Into the Labyrinth

tunnel

We wake and stretch and find ourselves together. Lula takes my pages and reads them before I can tell her not to, by buglight, and when she’s done she doesn’t say anything. She puts them away, stands, walks to the far wall, and says Jesus, even though I’m pretty sure she doesn’t believe. I’m pretending I’m more in a stupor than I actually am. She comes over. I get up and hand her a buglamp, grab one for myself too. She takes it and walks down the hallway, past the endless procession of identical concrete cube rooms, lightning bugs blinking spots on the wall to light the way. I reach her and touch her arm. I say:

“I’m sorry.”

“This is kind of like how it was underneath the Center. Maybe a little spookier, but pretty much the same.”

“The Center?”

“We had matches, though. All we could sneak in. The light would go out and you’d get your fingers burned if you weren’t careful. I always was, but some of the other girls weren’t.

“They’d sneak cigarettes because that’s the only way I’d let them come with me. I knew my way around underneath the Center and they didn’t. We called it the labyrinth. I called it that, anyway. I don’t know what they called it.

“Anyway, after a while I figured I’d smoke the cigs instead of using the matches since the matches always went out. Cigarettes lasted longer.

“They weren’t all cutters. I mean, I was, but some of them were like bulimic or anorexic or something like that. We had this doctor. Dr. Charon, and he’d lead us in what he liked to call Allegorical. He’d tell us to speak our Hurt in one word. He told us it was capital H Hurt. He had a bunch of weird games like that. I don’t think any of it helped. I remember one day he asked for my one word and I just left and went under the Center, into the labyrinth, and I smoked my cig, and pulled out the bobby pin I took from one of the RNs and sharpened it on the concrete and started stabbing it into my ankle. I had thick socks that hid the blood, is why I chose the ankle. In case you’re wondering.

“Anyway, I made like little constellations with the pin, in my ankle. No one knew about it. I’d come up and Charon wouldn’t ask. Just welcomed me back into the group.

“The other girls always talked about boy problems, friends who were dicks to them, that kind of shit. I was there ‘cause my mom had cancer and so I cut myself. There were other reasons, but that was mostly it.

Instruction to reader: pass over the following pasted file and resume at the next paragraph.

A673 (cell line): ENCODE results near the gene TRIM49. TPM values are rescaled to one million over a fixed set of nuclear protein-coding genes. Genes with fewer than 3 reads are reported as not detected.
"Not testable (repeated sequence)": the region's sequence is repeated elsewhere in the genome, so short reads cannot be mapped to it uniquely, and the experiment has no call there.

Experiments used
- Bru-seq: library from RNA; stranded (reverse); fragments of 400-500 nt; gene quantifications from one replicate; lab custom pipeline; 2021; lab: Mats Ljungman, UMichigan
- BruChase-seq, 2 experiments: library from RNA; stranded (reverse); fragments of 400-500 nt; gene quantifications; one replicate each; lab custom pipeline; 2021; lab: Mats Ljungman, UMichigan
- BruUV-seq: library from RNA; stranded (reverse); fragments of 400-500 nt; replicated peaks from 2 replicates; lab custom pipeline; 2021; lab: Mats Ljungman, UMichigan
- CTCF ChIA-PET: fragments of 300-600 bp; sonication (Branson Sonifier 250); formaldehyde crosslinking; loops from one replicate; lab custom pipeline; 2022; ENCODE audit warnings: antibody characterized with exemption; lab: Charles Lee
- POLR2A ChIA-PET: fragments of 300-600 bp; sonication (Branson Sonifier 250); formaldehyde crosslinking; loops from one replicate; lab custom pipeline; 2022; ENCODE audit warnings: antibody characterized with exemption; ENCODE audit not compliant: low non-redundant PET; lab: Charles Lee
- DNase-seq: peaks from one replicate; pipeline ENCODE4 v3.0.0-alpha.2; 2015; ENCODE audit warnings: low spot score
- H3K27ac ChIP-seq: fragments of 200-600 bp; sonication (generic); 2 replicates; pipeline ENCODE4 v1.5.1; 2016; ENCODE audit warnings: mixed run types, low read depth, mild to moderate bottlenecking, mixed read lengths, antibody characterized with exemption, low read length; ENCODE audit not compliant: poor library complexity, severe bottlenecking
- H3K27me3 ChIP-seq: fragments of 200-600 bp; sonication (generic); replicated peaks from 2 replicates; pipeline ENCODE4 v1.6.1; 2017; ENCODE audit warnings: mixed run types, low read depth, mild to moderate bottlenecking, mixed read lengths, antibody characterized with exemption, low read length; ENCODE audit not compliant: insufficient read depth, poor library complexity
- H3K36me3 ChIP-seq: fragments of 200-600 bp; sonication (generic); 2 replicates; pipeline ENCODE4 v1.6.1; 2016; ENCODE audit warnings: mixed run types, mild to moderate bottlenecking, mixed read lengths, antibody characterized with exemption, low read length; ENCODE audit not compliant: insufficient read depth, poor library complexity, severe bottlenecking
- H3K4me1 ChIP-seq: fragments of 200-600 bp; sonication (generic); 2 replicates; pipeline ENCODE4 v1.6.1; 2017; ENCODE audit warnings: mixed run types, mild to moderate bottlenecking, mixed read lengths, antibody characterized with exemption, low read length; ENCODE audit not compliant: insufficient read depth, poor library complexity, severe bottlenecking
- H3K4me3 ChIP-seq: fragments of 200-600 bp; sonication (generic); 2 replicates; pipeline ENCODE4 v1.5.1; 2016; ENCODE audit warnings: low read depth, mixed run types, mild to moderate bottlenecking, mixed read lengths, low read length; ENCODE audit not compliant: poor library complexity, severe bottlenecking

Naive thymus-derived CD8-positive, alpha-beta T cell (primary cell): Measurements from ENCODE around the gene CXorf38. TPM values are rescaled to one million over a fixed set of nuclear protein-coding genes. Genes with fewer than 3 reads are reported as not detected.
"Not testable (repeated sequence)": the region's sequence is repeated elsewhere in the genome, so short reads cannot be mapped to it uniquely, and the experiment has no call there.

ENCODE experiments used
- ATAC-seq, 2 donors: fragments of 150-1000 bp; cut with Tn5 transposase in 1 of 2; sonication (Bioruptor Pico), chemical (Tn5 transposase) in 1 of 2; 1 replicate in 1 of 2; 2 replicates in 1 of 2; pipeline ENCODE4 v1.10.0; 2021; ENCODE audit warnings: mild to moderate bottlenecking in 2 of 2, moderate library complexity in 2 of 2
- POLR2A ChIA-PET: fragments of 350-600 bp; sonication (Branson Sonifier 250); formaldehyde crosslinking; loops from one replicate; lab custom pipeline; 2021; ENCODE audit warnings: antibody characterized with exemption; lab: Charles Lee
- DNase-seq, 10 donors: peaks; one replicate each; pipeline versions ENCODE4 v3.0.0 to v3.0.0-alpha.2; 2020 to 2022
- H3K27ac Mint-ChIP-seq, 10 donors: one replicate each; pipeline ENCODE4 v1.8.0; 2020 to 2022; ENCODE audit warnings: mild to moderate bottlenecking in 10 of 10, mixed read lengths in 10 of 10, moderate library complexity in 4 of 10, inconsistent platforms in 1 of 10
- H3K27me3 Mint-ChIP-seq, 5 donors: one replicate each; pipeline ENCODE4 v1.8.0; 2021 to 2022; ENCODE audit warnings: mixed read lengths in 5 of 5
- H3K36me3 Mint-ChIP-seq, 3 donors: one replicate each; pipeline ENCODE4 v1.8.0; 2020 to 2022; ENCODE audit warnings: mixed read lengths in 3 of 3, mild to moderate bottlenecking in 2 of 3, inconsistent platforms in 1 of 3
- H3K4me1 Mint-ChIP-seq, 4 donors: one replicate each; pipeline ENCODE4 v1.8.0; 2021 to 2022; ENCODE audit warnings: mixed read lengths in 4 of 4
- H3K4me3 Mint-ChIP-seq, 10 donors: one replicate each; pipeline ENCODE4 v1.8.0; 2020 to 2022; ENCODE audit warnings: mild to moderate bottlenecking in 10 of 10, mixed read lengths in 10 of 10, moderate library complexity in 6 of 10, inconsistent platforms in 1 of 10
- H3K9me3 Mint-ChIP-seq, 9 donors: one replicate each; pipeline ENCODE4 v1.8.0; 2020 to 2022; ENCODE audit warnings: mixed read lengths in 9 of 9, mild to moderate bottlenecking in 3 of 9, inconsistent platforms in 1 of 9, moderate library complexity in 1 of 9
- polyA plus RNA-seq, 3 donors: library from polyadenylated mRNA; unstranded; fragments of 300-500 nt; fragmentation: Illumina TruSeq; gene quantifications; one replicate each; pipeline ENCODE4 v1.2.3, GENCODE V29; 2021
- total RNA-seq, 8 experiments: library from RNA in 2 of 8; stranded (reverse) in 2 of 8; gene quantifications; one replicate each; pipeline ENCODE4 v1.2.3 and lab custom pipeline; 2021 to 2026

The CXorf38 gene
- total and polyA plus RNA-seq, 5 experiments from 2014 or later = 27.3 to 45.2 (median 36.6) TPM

“Anyway, when I’d feel really shitty there was this one girl. Liza. We were roommates. She was there because when she was four and five and six her dad molested her. Had her wear dresses and sit on his lap when her mom wasn’t home and would have to adjust her clothes for her, under her dress. She told me all of this. Well it went on for a few years and then just stopped. For a little while after that she could be a normal kid. Or about as normal as you can be after something like that. Her dad drank for a while, then didn’t, then drank again. Her mom wouldn’t leave him alone with her. She never said anything about it, but she didn’t have to. Liza’s words, mind you. So anyway, it was okay for a few years. Until Liza started developing. Keep in mind, when I knew her she was gorgeous. Liza would never admit it, of course. She’d say she just looked normal. I knew her when I was fourteen and she was fifteen. She started developing around twelve or so. Becoming a woman and all that. Meanwhile her mom and dad’s marriage was pretty much nonexistent. Her dad would ‘work late’ till like ten p.m. At first he’d call and say he’d be late. Then the calls dropped off. Then he didn’t even bother giving excuses. So her mom started ‘working late’ too.

“Anyway, eventually Liza’s mom was out more than her dad was, and she was developing, and he started hanging around the house, after work, reeking of booze. Started conveniently doing the laundry across the hall when Liza was in the shower. Their bathroom door had one of those old timey keyholes you could peek through if you wanted to. When Liza realized this, it’d already been like weeks of this going on, but then she started hanging her towel over the knob to cover up the hole.

“So then her dad said she couldn’t lock the door anymore. Said it was a fire hazard, or that she could pass out, and what would he do then, just let his own daughter die? She left it unlocked.

“She was thirteen the first time her father raped her. Thirteen and in the shower and singing some song by Christina Aguilera and he pushed her against the wall. Stopped her singing. Left the shower running. Got his clothes all wet. And she grabbed at the curtain and pulled half of it down but he wouldn’t stop.

“This went on for a year. Like clockwork. When Liza locked the door, he busted the door open. Fixed the lock before her mom got home. When she stopped showering he went into her room at night and did it while she was sleeping. Woke her up. When she locked her bedroom door he jimmied it open with a screwdriver.

“It got so death was preferable to life. She fantasized about killing herself. Tried a few times. Or at least said she tried. I think that fighter part of her refused to let her do it. No matter how bad it got. Finally, it was either she’d die or she’d tell someone. She was resourceful. She found a hotline. Told them everything. Gave the cops the whole story when they came. Detailed everything. Her dad was arrested. Tried. Convicted. And so she went to the Center and her dad went away.